3.5 stars. Rated PG-13, for intense action violence
By Derrick Bang • Originally published in The Davis Enterprise, 5.1.15
Fans will be delighted, and it’s certain to make a fortune.
Writer/director Joss Whedon once again delivers a crowd-pleasing blend of thrills and snarky humor, along with enough quiet, character-driven moments to remind us that — in some cases, at least — we’re dealing with (to quote the Hulk) “puny humans” who, valiant spirit notwithstanding, wearily realize that they’re way outta their league.
And that, in a nutshell, is a fairly blatant problem with this second Marvel superhero mash-up. Avengers: Age of Ultron may have sidestepped the usual sophomore slump pitfalls, because Whedon is a highly skilled purveyor of action-oriented entertainment; this definitely isn’t a case of same old/same old.
But the sense of scale has climbed off the chart, and that is troublesome. By the time we reach this saga’s chaotic third act, we’re dealing with three new characters who appear able to level continents, not to mention an attack by hundreds of killer robots, urban renewal on a jaw-dropping scale, and a celestial, physics-defying scheme to plunge our entire planet into a new Ice Age.
It’s the familiar Superman problem, writ even larger: How do you concoct a threat sufficiently dire to give an invulnerable hero more than a moment’s pause? And once a threat of even greater magnitude does loom on the horizon, how can our champions endure?
Only by finding an even stronger ally, of course. And so forth, and so forth. Until we have to throw up our hands, admit that things have gotten totally silly, and go with the flow.
It’s a testament to Whedon’s considerable talent, that we are willing to go with that flow.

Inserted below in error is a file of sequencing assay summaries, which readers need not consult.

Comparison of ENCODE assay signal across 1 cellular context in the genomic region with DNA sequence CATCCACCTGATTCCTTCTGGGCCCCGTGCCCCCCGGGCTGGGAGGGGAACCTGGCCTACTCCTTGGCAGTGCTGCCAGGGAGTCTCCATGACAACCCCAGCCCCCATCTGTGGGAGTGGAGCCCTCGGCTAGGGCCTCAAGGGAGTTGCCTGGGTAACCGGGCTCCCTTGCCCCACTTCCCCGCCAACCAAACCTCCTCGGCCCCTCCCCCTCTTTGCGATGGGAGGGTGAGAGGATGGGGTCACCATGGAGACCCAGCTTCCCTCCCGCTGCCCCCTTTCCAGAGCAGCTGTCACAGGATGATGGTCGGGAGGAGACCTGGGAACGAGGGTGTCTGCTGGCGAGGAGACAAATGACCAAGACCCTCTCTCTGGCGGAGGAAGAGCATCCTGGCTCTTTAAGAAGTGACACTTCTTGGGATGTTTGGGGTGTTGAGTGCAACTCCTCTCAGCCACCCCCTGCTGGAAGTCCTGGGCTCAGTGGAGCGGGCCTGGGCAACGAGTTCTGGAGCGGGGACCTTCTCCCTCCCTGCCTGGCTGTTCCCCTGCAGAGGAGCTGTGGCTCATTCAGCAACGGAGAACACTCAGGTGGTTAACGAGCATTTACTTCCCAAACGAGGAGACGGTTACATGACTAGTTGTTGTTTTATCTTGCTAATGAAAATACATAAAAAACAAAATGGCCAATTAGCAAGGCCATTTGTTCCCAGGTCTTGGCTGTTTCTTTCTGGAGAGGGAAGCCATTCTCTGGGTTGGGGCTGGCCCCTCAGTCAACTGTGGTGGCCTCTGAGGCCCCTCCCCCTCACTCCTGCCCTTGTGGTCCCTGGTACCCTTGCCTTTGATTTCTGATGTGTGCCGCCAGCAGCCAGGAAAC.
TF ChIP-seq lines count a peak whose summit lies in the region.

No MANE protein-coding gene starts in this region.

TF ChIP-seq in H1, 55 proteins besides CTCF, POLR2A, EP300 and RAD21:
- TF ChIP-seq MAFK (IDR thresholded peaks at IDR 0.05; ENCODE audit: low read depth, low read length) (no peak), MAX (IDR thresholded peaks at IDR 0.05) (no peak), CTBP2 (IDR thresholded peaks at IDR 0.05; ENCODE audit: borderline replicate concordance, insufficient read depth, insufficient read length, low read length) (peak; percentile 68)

Credit his insistence on narrative subtext, not to mention note-perfect casting and performances that we’ve grown to love. Robert Downey Jr. remains the epitome of arrogant, condescending genius, although — as we’ve seen, in Iron Man’s most recent solocinematic outing — the emotional cracks are starting to show. Even so, he remains the master of the snide put-down, and his “public face” as Tony Stark has become difficult to endure.
In great contrast, Chris Evans stands tall as the icon of selfless virtue: a retro goodie-two-shoes whose Captain America would be jeered as a hopelessly old-fashioned throwback to so-called gentler times ... were it not for the utter sincerity with which Evans delivers even the corniest lines. We can’t help but smile, early on, when Captain American chides Iron Man about “language.” It’s a cute line, and it sets up an amusing running gag.
Chris Hemsworth radiates the regal bearing we’d expect of a Norse god, and his Thor similarly gets away with stilted “high speech” because Hemsworth retains the steely eyed gravity — and Shakespearean authority — that director Kenneth Branagh established in his first solo outing.
Mark Ruffalo, bless him, nails Bruce Banner’s tragic Jekyll/Hyde nature perfectly, as was the case when his Hulk was introduced in 2012’s first Avengers adventure. (Third time lucky, thank goodness, after lesser Bruce Banners attempted by Eric Bana and Edward Norton, in earlier films.) Ruffalo exudes unspoken paranoia like a clammy second skin, persuasively conveying the jumpy, lonely nature of a good man terrified by what might happen the next time he unleashes the rage-beast within.